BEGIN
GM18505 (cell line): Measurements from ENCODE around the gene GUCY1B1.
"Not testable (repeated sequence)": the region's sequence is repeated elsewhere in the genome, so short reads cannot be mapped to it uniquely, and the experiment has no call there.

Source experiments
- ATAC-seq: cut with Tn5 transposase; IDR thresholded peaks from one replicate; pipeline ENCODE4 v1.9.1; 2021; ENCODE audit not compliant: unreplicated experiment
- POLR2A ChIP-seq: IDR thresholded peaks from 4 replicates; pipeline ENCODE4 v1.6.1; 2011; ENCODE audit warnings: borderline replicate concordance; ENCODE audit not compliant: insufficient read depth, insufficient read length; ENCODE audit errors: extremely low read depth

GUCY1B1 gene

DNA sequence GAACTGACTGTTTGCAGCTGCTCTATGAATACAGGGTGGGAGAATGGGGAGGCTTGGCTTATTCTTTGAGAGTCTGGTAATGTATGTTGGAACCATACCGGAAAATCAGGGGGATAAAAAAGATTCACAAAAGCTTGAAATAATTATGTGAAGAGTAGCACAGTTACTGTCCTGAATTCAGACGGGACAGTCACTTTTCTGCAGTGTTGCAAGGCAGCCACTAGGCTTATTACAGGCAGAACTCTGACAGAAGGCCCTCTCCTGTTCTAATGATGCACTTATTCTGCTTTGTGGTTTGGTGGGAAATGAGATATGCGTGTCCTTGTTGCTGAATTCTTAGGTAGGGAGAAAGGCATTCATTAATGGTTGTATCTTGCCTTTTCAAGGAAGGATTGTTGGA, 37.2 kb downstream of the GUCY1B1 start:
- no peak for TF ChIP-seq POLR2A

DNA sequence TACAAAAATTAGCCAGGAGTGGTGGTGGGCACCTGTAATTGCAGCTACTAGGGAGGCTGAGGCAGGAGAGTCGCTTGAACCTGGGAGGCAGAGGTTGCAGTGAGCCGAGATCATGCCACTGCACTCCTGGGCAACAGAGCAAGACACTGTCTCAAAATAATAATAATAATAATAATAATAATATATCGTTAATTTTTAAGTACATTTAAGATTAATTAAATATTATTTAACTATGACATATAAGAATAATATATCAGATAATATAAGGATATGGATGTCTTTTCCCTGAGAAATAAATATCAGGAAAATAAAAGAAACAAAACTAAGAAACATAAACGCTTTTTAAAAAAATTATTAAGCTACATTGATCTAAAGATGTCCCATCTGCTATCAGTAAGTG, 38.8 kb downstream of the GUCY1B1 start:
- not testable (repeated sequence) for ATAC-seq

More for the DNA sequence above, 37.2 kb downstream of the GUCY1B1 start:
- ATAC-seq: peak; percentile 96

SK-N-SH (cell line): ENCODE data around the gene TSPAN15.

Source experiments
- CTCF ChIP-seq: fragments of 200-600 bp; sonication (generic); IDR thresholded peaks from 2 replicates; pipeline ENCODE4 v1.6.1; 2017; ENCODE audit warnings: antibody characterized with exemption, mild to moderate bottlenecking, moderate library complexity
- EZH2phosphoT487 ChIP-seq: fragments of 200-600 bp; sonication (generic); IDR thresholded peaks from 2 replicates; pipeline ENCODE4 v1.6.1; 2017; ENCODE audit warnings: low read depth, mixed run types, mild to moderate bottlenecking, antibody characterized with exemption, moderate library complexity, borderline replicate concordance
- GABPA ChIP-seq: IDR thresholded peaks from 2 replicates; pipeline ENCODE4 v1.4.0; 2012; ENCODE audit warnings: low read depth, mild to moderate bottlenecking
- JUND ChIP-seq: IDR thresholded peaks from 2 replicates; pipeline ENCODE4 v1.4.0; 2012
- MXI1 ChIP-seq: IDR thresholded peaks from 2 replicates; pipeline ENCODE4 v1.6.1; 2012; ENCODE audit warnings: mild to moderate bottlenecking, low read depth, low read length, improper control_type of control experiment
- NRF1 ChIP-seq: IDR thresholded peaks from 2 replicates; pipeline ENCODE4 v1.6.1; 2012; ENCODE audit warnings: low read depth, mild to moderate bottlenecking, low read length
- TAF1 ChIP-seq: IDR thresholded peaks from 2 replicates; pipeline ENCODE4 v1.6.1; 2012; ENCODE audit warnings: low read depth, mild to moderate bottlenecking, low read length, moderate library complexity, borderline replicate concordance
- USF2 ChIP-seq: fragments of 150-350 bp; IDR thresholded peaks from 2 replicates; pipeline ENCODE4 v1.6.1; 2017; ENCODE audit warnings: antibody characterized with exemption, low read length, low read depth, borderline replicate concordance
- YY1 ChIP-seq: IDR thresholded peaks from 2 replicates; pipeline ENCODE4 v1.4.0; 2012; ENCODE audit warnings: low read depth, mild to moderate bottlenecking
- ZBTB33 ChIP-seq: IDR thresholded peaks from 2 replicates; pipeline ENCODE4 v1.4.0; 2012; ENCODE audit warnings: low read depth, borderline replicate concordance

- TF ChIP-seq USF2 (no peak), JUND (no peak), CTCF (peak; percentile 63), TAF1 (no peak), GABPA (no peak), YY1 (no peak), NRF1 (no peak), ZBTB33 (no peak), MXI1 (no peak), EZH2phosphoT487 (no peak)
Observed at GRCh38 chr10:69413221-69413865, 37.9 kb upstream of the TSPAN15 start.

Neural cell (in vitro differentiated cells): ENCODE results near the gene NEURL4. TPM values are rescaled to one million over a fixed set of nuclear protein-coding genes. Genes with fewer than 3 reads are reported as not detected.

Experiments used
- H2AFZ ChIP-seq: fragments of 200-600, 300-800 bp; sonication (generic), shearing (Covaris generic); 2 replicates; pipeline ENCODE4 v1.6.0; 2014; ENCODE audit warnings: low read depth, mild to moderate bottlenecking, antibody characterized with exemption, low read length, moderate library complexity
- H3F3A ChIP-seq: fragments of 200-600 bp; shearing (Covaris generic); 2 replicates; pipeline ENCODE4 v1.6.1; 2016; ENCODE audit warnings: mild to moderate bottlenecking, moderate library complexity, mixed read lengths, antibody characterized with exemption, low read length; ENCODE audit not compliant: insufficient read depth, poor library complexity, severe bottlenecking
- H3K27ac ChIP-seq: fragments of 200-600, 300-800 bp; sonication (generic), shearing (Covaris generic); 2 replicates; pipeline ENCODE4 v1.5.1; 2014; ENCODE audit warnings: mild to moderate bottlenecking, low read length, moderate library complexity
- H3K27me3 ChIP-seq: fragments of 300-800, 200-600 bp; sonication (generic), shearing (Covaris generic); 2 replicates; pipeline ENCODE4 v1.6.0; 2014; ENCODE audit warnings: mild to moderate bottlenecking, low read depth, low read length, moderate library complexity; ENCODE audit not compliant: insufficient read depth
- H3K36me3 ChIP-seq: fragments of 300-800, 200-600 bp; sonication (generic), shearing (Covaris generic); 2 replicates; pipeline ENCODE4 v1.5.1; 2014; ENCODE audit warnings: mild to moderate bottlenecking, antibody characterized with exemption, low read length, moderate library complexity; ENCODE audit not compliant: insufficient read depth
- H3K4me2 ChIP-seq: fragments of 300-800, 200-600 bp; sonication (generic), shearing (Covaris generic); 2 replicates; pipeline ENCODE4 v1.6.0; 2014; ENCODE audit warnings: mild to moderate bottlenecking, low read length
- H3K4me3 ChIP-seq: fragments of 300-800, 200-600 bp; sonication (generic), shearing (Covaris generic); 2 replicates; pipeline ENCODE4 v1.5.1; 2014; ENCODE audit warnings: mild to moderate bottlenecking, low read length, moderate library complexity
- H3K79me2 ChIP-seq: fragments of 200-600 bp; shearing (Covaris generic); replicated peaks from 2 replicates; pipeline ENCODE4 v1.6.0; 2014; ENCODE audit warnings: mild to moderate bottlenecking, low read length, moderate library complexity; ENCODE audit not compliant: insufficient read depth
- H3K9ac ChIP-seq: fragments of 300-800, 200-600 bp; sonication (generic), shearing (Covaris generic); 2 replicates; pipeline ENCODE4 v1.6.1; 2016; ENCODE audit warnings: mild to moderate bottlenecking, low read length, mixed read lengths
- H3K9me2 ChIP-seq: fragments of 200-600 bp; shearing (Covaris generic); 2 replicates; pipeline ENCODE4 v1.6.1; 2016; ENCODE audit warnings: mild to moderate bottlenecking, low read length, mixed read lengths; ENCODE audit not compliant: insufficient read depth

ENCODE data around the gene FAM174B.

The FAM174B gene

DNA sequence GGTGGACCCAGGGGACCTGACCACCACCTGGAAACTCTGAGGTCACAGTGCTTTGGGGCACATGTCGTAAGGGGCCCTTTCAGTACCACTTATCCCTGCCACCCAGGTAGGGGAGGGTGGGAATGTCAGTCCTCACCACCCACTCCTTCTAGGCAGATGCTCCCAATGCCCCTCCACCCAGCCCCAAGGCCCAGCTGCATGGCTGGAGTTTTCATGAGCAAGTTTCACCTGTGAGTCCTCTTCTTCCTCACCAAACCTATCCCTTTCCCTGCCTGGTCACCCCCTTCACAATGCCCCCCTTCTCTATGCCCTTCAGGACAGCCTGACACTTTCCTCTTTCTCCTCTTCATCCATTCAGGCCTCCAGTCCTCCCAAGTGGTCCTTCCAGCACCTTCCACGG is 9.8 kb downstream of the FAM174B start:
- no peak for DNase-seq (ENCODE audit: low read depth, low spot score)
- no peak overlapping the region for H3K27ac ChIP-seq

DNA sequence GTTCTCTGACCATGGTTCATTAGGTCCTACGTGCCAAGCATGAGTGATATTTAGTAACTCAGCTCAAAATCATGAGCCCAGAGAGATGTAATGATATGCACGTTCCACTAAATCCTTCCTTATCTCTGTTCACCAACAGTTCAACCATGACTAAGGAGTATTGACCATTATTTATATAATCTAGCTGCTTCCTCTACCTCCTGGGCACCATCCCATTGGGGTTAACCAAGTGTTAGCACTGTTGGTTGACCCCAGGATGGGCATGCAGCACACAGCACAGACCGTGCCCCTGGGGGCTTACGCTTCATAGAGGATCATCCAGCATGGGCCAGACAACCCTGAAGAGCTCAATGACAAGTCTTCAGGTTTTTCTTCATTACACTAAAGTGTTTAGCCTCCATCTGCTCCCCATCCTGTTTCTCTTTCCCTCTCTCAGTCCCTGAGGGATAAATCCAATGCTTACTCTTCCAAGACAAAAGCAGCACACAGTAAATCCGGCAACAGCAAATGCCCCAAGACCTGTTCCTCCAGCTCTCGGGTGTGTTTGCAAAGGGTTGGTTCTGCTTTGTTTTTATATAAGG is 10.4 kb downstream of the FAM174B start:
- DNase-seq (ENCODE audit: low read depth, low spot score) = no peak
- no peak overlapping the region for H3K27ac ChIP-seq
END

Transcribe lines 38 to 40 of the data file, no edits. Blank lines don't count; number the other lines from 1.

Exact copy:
- H3K9me2 ChIP-seq: fragments of 200-600 bp; shearing (Covaris generic); 2 replicates; pipeline ENCODE4 v1.6.1; 2016; ENCODE audit warnings: mild to moderate bottlenecking, low read length, mixed read lengths; ENCODE audit not compliant: insufficient read depth

ENCODE data around the gene FAM174B.

The FAM174B gene